Gazette Articles

The Hell of Ashdown Reliability Ride

By Anerley Race Secretary, Bryn Tully in 2008

I always enjoy the Reliability Rides – it’s the beginning of a New Year, there are old friends to meet after the winter break and there is the challenge of riding a hilly 100k without you or your bicycle breaking down.

This year the Catford Cycling Club had pulled out all the stops, rebranding the Reliability Ride as a Cyclo Sportive, called the Hell of the Ashdown Challenge! There were about 100 riders when we signed on for the ride at Knockholt Village Hall, with separate desks for the different distances and allocation of start times.  Each group consisted of about 20 riders, each group going off at 4 minute intervals.  The sun was shining brightly from a clear blue sky, we had our Route Plan and our best bikes – well for some of us, that means our only bike – and we were ready to go!

The excitement grew as we approached the time of our departure.  At 9.05 we were off, through Knockholt Village and then charging down Star Hill.  Riding in large groups of riders at a steady speed is always a thrill for me, I suppose that is because most of my racing is done in a solitary state in a Time Trial.  Anyway, we continued to follow the signs at all the junctions, the Route Map that was issued seemed superfluous. We joined the A25 at Sundridge which continued to Brasted where we turned left up Toys Hill.

 Although this is the easier side, the group is soon splitting up, and by the time we get to the crest, my heart is pounding.  Anyway, now we get the benefit of the steeper downhill side and we settled down into a group of about six or seven riders of a similar speed.  By now we have turned off onto a narrower lane and are due to cross the B2042 but there is no problem. The Marshals with red flags have stopped the traffic and we are beckoned through with no loss of speed.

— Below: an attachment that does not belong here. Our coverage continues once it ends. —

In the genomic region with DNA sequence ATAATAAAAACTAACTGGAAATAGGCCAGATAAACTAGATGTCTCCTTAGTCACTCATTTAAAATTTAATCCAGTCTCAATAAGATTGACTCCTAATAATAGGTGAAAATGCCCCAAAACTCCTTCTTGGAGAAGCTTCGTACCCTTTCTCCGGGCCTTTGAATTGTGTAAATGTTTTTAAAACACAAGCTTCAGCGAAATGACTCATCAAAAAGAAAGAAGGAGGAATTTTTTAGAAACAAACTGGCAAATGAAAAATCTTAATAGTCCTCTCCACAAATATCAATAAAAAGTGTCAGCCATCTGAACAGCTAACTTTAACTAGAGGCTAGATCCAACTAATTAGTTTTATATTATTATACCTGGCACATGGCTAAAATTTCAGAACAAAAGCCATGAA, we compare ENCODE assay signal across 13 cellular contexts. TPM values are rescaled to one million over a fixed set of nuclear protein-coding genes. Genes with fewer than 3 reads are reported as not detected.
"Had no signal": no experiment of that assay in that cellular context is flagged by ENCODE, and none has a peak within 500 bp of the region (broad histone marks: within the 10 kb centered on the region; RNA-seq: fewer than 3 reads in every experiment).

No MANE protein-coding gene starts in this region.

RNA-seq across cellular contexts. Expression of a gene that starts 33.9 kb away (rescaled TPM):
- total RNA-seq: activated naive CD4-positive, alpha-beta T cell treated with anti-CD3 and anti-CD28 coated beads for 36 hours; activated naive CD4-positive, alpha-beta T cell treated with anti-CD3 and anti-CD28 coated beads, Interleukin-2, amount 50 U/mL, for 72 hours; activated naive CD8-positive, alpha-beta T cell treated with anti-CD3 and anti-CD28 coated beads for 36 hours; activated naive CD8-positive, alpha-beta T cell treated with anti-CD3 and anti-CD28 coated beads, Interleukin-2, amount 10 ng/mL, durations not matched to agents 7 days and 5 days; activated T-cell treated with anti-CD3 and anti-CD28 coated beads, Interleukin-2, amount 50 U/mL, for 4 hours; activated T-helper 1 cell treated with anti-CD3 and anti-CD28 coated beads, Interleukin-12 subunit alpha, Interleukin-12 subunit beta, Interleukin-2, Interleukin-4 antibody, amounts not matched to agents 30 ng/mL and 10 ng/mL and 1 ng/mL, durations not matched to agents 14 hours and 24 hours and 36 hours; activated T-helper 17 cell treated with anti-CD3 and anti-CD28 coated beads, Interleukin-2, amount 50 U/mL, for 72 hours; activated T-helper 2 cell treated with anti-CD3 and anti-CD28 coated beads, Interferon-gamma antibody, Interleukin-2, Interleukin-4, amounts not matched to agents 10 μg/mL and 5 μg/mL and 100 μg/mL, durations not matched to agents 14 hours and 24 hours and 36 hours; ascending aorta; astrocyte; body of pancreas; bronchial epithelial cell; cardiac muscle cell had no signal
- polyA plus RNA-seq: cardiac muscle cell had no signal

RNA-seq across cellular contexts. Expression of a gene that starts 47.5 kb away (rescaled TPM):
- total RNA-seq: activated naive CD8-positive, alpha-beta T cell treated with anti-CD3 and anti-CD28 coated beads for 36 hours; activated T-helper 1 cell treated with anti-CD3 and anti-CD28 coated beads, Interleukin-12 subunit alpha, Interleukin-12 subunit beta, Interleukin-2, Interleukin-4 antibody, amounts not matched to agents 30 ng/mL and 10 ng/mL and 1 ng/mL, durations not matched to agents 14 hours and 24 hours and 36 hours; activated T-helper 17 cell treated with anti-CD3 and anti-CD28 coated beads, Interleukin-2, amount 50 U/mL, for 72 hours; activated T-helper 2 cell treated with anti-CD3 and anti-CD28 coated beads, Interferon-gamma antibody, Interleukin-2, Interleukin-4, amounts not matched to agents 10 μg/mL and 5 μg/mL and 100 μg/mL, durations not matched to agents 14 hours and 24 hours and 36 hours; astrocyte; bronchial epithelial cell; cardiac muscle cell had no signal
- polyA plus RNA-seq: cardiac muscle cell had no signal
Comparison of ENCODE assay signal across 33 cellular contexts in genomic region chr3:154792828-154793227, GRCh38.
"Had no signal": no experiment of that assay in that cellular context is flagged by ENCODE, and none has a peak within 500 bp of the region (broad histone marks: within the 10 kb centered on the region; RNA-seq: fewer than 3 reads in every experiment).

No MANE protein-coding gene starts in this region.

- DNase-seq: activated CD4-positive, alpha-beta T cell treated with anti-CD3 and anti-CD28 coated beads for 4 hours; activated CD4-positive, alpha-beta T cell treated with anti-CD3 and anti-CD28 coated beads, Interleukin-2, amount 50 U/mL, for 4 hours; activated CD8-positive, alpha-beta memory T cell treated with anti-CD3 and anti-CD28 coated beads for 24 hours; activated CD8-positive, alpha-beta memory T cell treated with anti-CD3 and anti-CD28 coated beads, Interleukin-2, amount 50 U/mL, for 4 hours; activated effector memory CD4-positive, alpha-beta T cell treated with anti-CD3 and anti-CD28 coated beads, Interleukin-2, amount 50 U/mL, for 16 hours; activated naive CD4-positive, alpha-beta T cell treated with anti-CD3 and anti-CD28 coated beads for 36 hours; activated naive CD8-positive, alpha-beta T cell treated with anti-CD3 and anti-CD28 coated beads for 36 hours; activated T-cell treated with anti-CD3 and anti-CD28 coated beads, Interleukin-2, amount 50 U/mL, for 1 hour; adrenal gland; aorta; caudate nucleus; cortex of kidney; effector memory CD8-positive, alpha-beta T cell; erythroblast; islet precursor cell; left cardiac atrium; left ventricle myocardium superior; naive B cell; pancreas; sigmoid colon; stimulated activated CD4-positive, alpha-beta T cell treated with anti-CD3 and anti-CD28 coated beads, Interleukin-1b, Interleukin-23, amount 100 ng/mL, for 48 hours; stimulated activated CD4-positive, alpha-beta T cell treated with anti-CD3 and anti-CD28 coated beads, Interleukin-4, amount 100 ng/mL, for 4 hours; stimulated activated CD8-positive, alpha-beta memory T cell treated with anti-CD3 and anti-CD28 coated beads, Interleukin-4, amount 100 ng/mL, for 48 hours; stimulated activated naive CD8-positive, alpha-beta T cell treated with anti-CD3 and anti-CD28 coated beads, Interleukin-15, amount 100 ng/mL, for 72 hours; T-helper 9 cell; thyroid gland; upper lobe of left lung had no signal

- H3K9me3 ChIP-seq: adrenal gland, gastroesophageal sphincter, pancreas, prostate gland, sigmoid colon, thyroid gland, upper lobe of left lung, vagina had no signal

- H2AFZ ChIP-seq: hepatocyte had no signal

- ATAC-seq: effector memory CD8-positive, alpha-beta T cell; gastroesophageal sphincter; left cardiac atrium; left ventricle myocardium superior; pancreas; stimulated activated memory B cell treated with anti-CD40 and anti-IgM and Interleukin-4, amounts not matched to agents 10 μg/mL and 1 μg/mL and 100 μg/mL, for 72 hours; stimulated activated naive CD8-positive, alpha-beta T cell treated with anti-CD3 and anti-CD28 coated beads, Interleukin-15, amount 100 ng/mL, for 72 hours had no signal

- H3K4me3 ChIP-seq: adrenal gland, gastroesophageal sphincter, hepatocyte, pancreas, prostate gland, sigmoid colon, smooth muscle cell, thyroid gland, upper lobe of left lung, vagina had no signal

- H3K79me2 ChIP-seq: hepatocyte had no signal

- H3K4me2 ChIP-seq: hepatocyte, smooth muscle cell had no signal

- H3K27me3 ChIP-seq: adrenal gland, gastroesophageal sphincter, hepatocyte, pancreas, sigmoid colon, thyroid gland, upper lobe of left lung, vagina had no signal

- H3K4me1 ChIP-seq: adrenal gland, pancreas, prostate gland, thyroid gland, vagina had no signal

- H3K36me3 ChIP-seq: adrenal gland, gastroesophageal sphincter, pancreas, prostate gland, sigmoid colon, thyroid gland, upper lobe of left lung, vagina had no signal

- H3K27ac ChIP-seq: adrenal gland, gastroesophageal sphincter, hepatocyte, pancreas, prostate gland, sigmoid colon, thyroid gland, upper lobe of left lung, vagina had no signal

Soon we have reached Hever Castle and then on to Edenbridge.  On through Marsh Green to Dormansland.  By now our group has shrunk to two, my son Richard and me, sometimes we catch up riders and sometimes we are caught by later groups, but most of the time we ride as a pair at our own speed which gives me a greater opportunity to enjoy the beautiful scenery around Hollow Lane and Holtye.  By the time we get to Hartfield we have covered almost half the course, over mainly rolling Hills.  But now, I have to prepare myself for the climb up onto Ashdown Forest!

We follow the road to Colemans Hatch, climbing most of the time and then turn left for Kidd Hill, the Hell of the Ashdown Forest. At first the road seems pleasant enough, even going downhill at times, but then Kidd Hill comes into sight.  It goes straight up like an arrow into the sky!

Ashdown’s infamous Wall – the 1.5km climb, peaking at 16%

This looks major serious.  A string of riders is struggling up ahead, all the way to the top.  I change down through all my gears and have hardly started this ascent.  The choices run through my mind.  Shall I get out of the saddle and power my way up?  Shall I sit tight and grind my way up?  Or shall I just concede defeat and get off?